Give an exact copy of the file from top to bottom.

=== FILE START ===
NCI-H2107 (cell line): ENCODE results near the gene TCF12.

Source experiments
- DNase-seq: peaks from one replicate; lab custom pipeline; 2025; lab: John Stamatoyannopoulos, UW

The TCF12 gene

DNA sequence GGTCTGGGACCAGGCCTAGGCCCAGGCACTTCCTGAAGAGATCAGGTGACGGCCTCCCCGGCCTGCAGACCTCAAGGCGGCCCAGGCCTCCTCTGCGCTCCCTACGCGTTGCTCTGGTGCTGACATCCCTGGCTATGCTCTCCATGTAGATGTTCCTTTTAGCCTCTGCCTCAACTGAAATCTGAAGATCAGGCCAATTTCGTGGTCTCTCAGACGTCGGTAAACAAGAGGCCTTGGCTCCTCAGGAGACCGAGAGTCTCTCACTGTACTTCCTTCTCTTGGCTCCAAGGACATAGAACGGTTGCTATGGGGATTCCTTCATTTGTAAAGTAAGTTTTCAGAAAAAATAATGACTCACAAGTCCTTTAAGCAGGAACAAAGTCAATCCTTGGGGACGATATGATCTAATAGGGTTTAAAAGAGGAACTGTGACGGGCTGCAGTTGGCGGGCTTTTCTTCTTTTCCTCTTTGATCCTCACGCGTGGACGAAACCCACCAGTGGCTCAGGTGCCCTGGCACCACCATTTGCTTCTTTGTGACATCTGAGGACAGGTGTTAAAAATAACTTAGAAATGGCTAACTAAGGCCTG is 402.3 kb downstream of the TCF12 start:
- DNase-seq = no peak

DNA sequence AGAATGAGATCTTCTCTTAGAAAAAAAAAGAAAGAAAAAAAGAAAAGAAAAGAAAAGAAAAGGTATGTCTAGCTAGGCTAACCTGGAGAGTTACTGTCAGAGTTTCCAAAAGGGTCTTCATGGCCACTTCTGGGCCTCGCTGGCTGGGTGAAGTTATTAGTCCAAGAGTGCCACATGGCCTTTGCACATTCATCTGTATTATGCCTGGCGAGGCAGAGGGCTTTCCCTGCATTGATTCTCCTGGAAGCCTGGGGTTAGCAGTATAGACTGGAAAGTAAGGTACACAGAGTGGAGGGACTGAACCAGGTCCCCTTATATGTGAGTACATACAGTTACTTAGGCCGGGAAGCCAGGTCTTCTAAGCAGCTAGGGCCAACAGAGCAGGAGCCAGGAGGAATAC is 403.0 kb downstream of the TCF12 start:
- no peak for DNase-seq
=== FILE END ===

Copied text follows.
NCI-H2107 (cell line): ENCODE results near the gene TCF12.

Source experiments
- DNase-seq: peaks from one replicate; lab custom pipeline; 2025; lab: John Stamatoyannopoulos, UW

The TCF12 gene

DNA sequence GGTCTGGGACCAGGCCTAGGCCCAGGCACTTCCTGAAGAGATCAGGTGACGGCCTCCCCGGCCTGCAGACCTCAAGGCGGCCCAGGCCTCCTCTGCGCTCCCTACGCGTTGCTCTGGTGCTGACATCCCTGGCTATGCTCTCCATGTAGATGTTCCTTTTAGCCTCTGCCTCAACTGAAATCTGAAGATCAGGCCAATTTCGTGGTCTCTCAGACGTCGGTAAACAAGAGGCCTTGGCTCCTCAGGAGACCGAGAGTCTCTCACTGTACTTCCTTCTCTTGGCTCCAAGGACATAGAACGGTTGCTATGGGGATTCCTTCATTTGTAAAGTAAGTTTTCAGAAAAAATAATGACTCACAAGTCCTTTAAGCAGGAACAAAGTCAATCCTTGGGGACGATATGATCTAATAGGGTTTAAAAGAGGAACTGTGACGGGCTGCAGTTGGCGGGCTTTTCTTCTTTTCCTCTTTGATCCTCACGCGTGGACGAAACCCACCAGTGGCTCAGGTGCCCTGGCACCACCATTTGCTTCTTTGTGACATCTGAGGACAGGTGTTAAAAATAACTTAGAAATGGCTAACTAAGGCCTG is 402.3 kb downstream of the TCF12 start:
- DNase-seq = no peak

DNA sequence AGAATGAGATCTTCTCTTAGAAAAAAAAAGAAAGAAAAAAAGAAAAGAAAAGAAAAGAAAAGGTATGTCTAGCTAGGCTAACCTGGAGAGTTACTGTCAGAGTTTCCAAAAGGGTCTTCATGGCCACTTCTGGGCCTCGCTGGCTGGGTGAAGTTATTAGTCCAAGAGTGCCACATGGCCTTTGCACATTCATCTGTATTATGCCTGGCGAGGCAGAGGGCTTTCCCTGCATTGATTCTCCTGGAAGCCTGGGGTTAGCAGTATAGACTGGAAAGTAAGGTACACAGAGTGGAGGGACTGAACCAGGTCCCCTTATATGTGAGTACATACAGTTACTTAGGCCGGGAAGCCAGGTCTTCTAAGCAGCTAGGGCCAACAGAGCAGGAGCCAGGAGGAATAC is 403.0 kb downstream of the TCF12 start:
- no peak for DNase-seq